Were the MLK project to move forward in its current form, an additional 54 trees would need to be uprooted.

But Kilpatrick noted that one tree would be planted for each one removed and new ones would be planted on the east side of MLK, where the swath of new green space Schor referred to would be created. 

 Kilpatrick said the department worked with the Michigan Department of Transportation to evaluate three scenarios for the boulevard section to accommodate two-way operations on Ottawa and Allegan streets.

The department and MDOT concluded that the plan to eliminate the islands and turn MLK into two lanes of traffic each and a turn lane would promote the most effective traffic flow.

When the request for bids was placed, city engineer Mitch Whisler said the city hadn’t been looking at any other options aside from the proposal to remove the median space entirely in favor of the five-lane reconfiguration.

 Since then, in part due to resident feedback, Whisler said the city has looked at three alternatives that would allocate some space for significantly smaller median spaces.

 “If medians are included, they will be installed at the completion of this project,” Kilpatrick added.

 The department provided comment cards to gather feedback on these alternatives.

 “We’ve made a point to collect those comment cards to see if people would like to see a median in that center turn lane in certain sections or an island on the west side,” Kilpatrick said.

 “The disadvantage for those, to either properties or streets on the west side, depending on where the medians would be, you would again not be able to make those left turns in or out of the side streets or the properties depending on where the median is,” Kilpatrick said. “The advantage to that is for aesthetics. We would have some green space there, and you could put landscaping there. So that would be a balance of what is more important.”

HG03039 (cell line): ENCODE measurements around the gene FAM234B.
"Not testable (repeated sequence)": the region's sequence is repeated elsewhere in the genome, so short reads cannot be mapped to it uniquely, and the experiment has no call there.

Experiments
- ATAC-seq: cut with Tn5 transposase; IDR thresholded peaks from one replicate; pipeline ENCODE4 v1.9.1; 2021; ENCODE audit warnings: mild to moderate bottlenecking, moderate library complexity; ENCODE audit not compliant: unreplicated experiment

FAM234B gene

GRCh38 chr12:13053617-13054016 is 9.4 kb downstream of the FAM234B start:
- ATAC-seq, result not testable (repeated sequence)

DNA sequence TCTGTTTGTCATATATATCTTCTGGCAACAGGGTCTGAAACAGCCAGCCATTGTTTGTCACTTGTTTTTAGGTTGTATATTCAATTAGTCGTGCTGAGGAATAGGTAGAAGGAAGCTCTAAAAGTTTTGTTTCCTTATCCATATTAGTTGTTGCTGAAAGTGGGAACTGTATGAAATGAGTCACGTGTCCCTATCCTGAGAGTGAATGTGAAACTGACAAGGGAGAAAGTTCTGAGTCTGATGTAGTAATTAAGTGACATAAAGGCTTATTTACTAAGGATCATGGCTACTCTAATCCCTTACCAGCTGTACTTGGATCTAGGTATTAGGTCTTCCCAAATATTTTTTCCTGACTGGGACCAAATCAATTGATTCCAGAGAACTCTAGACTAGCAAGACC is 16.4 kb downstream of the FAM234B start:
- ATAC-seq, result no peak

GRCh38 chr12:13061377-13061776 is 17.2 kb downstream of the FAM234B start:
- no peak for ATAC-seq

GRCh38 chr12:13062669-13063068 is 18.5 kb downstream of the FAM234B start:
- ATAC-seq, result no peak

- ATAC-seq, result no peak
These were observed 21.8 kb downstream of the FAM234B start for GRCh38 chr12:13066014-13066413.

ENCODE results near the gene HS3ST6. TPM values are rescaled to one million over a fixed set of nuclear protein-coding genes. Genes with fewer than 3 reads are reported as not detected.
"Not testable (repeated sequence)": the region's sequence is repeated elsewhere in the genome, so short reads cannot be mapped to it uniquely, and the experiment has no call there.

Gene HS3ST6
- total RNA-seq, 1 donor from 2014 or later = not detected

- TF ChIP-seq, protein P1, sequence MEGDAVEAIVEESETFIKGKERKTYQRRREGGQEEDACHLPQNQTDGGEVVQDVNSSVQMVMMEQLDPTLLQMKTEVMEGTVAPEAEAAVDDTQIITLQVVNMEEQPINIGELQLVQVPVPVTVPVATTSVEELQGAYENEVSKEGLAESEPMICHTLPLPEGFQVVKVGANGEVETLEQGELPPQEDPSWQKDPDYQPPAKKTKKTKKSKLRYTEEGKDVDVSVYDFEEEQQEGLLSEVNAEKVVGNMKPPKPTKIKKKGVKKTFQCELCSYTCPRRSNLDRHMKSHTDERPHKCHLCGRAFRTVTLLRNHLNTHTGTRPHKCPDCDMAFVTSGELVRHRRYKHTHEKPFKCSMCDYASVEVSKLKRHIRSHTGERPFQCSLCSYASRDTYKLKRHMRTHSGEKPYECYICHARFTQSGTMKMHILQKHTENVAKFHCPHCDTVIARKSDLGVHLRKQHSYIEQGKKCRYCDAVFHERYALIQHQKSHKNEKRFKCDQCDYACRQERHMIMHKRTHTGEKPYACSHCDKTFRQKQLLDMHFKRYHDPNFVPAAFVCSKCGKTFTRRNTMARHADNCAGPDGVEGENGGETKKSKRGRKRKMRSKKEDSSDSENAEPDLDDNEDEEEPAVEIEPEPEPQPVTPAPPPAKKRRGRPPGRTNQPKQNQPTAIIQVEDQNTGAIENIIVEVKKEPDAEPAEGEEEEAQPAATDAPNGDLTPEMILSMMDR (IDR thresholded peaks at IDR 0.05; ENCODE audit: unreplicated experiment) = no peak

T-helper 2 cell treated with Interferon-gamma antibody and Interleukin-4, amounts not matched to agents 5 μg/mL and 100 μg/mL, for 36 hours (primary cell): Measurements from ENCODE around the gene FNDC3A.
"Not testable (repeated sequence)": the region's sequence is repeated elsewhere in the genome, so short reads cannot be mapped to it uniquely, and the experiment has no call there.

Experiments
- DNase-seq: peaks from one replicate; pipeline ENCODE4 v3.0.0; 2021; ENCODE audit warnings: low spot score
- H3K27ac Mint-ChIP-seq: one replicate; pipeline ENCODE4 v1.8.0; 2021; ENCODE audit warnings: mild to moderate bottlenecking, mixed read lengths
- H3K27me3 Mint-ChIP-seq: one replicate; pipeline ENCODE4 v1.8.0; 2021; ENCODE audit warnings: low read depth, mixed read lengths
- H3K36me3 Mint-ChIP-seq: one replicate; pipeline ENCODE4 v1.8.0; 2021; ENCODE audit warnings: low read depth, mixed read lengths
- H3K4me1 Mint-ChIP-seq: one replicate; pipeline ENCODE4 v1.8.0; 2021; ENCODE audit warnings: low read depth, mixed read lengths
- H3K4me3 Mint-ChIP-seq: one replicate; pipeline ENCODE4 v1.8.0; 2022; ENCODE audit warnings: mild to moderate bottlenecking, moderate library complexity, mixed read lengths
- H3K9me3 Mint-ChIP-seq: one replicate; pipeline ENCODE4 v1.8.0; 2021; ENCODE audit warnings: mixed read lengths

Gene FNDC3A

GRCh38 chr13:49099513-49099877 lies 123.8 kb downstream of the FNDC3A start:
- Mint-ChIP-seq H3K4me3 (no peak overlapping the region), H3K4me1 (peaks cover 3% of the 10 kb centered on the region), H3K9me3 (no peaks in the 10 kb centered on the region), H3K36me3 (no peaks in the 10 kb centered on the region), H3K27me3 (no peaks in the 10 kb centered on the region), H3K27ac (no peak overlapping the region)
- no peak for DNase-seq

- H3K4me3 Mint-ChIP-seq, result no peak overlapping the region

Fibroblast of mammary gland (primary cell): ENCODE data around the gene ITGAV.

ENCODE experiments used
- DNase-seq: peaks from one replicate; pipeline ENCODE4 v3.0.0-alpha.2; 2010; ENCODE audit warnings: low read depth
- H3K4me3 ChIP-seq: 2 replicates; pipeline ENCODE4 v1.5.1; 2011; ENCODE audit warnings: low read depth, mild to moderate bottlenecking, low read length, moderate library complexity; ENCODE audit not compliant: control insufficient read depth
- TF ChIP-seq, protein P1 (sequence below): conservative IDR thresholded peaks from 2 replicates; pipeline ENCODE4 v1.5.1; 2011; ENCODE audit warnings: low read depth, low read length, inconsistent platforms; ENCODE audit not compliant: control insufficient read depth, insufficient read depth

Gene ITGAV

Kilpatrick said the department would consider these comments and follow up with residents who included their information on a sign-in sheet.

 “We are planning to engage with the residents again, probably at another public meeting,” he said, noting that he doesn’t presently have a time or date set for that meeting.

 Heidi Frei, a resident who has led the charge for “more transparency” regarding the plans, was slightly more optimistic after the meeting.

 “I think it's good that they want feedback. You know, I heard him in front of everyone say that this isn't a done deal. So, we have that on record,” she said.

Not all westside residents came out of the meeting feeling heard, however.

“My reaction was, they didn’t really want our comments. It was like it was already a done deal. I don't think they've worked in a lot of questions very well, and it still seems like it's a project that's going on without our input.” Steve Rall said.

Residents urged Kilpatrick to provide an update as soon as possible. If the city receives no bids for the work, there will be more time to work through those issues to find a viable compromise.

In the meantime, Schor said, the city “will take a look at the comments submitted, along with the current road design plans, and consider all options moving forward on this project including any potential design modifications.”



No comments on this item Please log in to comment by clicking here

Connect with us